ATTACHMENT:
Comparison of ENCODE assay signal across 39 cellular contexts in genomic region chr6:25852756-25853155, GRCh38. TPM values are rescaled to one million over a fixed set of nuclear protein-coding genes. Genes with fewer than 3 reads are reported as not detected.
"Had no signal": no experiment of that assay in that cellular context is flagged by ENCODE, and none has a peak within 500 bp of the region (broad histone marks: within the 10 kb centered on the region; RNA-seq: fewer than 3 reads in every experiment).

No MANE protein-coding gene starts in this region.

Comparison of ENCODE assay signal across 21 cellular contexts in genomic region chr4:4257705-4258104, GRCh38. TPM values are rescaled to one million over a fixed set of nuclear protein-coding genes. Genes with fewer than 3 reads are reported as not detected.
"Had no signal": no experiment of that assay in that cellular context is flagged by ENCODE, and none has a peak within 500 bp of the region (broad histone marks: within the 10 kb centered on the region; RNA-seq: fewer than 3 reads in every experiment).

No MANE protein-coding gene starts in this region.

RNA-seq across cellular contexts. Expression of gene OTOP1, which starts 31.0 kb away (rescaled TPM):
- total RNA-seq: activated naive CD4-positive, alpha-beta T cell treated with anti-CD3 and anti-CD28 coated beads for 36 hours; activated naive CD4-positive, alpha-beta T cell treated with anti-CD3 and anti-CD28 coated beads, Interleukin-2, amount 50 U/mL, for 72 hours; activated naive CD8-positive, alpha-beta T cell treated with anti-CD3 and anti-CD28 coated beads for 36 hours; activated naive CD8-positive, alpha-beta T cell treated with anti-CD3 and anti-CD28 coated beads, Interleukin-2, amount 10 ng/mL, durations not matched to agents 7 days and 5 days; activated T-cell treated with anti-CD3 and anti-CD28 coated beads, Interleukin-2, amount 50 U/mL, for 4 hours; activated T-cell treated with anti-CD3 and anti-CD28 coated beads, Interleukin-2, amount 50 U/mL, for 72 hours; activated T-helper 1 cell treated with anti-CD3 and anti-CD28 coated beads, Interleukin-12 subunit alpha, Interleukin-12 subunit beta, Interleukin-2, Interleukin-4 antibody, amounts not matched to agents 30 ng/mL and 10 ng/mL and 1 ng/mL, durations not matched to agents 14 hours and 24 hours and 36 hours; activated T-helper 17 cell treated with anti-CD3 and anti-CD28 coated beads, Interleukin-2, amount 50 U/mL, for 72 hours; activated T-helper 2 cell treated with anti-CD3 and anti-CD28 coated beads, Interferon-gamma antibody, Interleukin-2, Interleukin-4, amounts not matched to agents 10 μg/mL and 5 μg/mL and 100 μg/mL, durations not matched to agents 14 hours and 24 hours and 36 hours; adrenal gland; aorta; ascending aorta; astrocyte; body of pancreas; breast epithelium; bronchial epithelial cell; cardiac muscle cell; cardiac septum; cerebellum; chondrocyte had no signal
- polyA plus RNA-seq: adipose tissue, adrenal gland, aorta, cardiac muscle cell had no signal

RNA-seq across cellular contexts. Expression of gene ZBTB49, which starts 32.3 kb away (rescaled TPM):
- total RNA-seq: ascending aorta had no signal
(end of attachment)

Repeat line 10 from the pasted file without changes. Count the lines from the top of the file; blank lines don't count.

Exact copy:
RNA-seq across cellular contexts. Expression of gene ZBTB49, which starts 32.3 kb away (rescaled TPM):